Exclusive – First arrest as alleged fake Georgia pain clinic busted by feds

URGENT – Exclusive – South Eastern Social Justice Breaking News Bulletin – 12-23-17 – 5:12 a.m.

Exclusive: Arrests begin in DEA raid on a south Georgia pain clinic the feds say was an opioid mill – including co-conspirator at pharmacy

Pain clinic graphic

DEA Opioid “Conspiracy” Raid: First arrest in alleged Pain Pill Mill:  Fake pain and rehab clinic in Camden County, Georgia allegedly involved in opioid sales  charging $300 per prescription – Drugs seekers sent to conspirator controlled pharmacy

Pain clinic graphic 3

By Greg Peterson
South Eastern Social Justice Breaking News
Co-Owner, News Director
906-273-2433

(St .Mary’s, Georgia) – First arrest after DEA “conspiracy” raid on an alleged fake pain and rehab clinic in Camden County, Georgia allegedly involved in the distribution of opioids charged up to $300 per prescription – and sent drugs seekers to a pharmacy controlled by co-conspirators, the feds say.

Numerous arrests are expected – however the first person charged is 46-year-old Silverly Ann May who has several Florida addresses. The clinic is near the state line.
May faces up to five years in federal prison if convicted of felony “conspiracy.”

Pain clinic graphic 2
The clinic was raid in June 2017 and the first charges were filed on Thurs., Dec. 21, 2017
In fact, the alleged conspiracy deposited over $1.2 million dollars in a bank account.
The feds allege the pain clinic trafficked illegally in opioids such as oxycodone, hydromorphone, hydrocodone, and alprazolam.

The investigation involves the “Coastline Physical Medicine and Rehabilitation, a nominal pain care clinic” at 40l1 Georgia Highway 40 East in St. Mary’s, Georgia.
The alleged conspiracy began on Oct. 9, 2014 and ended on June 13, 2017 – when federal agents moved in.

The co-conspirators allegedly plan involved to “knowingly and intentionally distribute and dispense, and cause to be distributed and dispensed, quantities of controlled substances, including oxycodone, hydromorphone, and hydrocodone, Schedule II controlled substances, and alprazolam, a Schedule IV controlled substance, not for a legitimate medical purpose and not in the usual course of professional practice,” the felony federal information, a charging tool used in addition to indictments.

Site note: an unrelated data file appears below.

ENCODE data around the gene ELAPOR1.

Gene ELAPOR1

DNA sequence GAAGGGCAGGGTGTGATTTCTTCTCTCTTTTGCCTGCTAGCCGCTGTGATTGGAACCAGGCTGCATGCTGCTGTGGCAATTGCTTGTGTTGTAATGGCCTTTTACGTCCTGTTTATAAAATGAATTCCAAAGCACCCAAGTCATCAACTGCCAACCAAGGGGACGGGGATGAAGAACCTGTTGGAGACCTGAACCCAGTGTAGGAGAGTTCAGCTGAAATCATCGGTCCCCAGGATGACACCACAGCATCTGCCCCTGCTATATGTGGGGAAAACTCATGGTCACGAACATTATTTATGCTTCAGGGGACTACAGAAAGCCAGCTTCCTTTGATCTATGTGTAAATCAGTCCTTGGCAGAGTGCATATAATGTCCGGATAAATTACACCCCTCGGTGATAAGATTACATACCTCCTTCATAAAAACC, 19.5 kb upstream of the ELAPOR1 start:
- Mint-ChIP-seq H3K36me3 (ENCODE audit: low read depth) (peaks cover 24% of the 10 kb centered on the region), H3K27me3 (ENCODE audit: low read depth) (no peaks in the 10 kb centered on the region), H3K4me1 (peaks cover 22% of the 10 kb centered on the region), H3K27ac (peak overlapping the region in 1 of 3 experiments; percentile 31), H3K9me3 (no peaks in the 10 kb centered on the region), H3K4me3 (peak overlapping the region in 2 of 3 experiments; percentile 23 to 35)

“Members of the conspiracy” hired and trained employees and employed one doctor (unnamed in the criminal information) in an alleged effort to look legitimate.

“Drug seeking customers typically paid between $200 and $300” to the alleged bogus clinic “in exchange for prescriptions for controlled substance.” The drug seekers then “filed at one of more pharmacies , controlled by conspirators outside the usual course of professional practice and without legitimate medial purpose,: the criminal information charges

The conspirators opened and made use of Ameris Bank” by opening an account “to promote and facilitate the criminal activity” that allegedly include numerous types of opioids.

The deposits total over $1.2 million dollars – $1,271, 940.11.
Some of money was used to pay employees and operate the alleged fake pain clinic.
The co-conspirators plan was allegedly “to conceal or disguise the nature, the location, the sources, the ownership, or control of the proceeds of specified unlawful activity,” federal prosecutors charge.

The Southern District of Georgia federal prosecutors who closed down the clinic and are expected to file more charges as part of the conspiracy:
U.S. Attorney for the Southern District of Georgia Bobby L. Christine
Assistant U.S. Attorney Brian T. Rafferty, criminal division chief
Assistant U.S. Attorney Karl I. Knoche

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